Challenging standard dependency theory, William Carroll argues fromempirical evidence that Canada's financial-industrial elite havemaintained and consolidated their competitive position at the centre ofan inter-corporate network. Corporate Power and CanadianCapitalism thus acknowledges the unusually high degree to whichcapital is concentrated in a relatively few giant corporations inCanada, but it denies that these commercial interests are subordinatedto American corporate capital.
To test the validity of this new perspective on the transformationof indigenous capitalists into a national bourgeoisie, Carroll tracesthe accumulation of capital in the largest Canadian corporations andthe institutional relations that have existed among the same firmssince World War II. Instead of selling out to foreign capital, Canadianfirms have in fact become increasingly interlocked, andCanadian-controlled firms have been and continue to be the focus ofboth the industrial and financial sectors, with foreign-controlledcompanies occupying decidedly peripheral positions.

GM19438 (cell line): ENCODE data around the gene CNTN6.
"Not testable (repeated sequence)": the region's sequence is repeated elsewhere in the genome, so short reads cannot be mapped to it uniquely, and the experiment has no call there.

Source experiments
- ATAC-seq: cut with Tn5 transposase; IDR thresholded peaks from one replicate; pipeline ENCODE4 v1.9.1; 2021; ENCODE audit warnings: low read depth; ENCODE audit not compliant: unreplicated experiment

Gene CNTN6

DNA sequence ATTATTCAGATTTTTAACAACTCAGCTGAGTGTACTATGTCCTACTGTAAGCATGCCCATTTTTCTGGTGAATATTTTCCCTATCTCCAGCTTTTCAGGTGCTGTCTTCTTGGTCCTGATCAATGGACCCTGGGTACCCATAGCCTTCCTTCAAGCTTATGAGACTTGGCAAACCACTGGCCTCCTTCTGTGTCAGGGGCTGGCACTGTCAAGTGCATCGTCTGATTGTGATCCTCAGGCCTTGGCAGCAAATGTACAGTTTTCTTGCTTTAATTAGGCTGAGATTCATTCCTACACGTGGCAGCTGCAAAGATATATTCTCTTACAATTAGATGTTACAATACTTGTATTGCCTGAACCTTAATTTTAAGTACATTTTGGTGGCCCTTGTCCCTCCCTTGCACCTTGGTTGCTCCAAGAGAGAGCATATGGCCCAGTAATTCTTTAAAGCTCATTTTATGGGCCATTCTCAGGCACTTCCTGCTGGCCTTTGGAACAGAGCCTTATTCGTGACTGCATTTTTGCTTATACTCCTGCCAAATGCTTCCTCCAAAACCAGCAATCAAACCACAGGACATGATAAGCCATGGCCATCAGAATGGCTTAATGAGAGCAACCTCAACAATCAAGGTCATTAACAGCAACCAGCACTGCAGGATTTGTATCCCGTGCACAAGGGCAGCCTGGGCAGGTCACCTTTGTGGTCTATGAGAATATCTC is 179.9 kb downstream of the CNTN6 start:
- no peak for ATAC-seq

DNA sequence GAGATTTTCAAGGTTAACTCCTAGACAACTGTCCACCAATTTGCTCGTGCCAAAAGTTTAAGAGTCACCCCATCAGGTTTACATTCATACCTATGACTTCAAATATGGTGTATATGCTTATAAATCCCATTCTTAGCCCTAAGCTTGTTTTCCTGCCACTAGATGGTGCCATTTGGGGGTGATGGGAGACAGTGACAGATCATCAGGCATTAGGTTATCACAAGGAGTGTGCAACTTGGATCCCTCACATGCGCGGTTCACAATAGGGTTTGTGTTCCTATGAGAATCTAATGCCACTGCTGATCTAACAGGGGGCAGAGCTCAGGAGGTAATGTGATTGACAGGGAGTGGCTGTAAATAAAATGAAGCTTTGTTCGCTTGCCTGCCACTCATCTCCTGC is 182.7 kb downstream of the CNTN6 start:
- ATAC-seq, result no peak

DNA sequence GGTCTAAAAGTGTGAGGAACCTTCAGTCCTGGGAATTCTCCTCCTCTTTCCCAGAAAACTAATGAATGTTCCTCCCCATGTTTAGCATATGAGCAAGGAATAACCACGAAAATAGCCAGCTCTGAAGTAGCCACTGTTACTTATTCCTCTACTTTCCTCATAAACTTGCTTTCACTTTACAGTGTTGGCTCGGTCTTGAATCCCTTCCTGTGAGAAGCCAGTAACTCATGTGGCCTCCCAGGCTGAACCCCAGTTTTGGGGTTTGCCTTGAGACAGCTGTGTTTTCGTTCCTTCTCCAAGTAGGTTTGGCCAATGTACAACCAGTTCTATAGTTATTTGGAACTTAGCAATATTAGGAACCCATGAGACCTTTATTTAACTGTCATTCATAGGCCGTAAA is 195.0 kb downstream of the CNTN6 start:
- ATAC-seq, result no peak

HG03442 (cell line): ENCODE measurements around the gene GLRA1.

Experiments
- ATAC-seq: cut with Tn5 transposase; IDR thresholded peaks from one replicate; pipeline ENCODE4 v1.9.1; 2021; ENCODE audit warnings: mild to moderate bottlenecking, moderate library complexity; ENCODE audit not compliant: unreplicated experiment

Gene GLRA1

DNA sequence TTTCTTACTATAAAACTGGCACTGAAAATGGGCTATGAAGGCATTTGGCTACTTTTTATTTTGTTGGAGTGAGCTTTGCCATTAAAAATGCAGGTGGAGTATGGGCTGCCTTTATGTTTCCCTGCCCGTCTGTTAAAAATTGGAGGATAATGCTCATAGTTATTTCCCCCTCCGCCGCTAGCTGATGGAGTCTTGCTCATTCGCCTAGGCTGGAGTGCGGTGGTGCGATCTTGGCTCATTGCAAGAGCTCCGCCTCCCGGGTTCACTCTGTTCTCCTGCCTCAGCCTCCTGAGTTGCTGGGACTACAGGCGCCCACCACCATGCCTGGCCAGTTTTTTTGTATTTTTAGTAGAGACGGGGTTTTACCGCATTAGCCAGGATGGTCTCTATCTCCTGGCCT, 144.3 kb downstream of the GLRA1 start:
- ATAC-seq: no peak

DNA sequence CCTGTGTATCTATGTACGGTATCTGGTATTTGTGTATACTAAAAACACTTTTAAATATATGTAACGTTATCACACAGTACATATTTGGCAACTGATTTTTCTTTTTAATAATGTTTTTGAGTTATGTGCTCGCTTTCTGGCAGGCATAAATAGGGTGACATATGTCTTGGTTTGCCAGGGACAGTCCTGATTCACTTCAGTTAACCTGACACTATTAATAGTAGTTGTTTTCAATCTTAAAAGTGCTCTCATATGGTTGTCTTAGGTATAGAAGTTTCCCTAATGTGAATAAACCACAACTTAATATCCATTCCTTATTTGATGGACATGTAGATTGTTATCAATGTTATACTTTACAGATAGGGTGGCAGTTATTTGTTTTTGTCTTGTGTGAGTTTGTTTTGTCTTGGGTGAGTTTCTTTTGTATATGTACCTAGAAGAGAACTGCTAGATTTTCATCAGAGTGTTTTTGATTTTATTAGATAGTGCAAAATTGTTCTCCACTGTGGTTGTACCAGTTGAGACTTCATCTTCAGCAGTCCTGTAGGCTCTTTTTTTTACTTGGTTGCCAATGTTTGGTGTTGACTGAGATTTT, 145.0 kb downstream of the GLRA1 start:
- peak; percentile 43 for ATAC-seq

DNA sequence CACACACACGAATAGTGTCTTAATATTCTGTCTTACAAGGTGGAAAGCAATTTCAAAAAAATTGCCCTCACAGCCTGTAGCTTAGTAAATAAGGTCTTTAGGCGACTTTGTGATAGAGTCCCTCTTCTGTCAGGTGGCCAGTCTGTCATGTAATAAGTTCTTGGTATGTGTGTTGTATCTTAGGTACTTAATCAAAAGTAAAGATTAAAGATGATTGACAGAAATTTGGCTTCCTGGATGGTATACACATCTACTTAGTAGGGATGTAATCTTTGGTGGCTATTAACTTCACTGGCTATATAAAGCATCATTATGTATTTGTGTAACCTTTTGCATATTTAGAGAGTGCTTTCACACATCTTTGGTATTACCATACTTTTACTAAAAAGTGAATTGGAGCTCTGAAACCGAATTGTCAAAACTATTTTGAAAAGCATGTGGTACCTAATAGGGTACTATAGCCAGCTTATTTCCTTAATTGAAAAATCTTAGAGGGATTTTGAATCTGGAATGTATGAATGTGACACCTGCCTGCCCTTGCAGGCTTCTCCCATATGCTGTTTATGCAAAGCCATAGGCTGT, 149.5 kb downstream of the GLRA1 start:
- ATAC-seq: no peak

From this interpretative position, Canada's development is seenas markedly similar to that of other advanced capitalist countries,culminating in consolidation of control under an elite accompanied bothby penetration of foreign economies by domestic financial capitalistsand a concomitant penetration of the domestic economy by foreigncapital.
William K. Carroll is an assistant professor ofsociology at the University of Victoria.
List of Figures List of Tables Acknowledgments Preface 1. The Thesis of Canadian Dependency 2. Rethinking Canadian Dependency 3. Monopoly Capitalism and Canadian Finance Capital 4. The Accumulation of Monopoly Capital, 1946-1976 5. Patterns of Corporate Interlocking, 1946-1976 6. Continuity and Change in the Interlock Network, 1946-1976 7. The Consolidation of Canadian Finance Capital, 1946-1985 8. Conclusion: Canadian Capital in the Era of Imperialism Appendix 1. Sampling, Measurement, and Data ManagementProcedures Appendix 2. Sources of Data on Domestic and Foreign Ownership andControl Appendix 3. Corporations in the "Top 100," 1946-1976 Notes Bibliography Index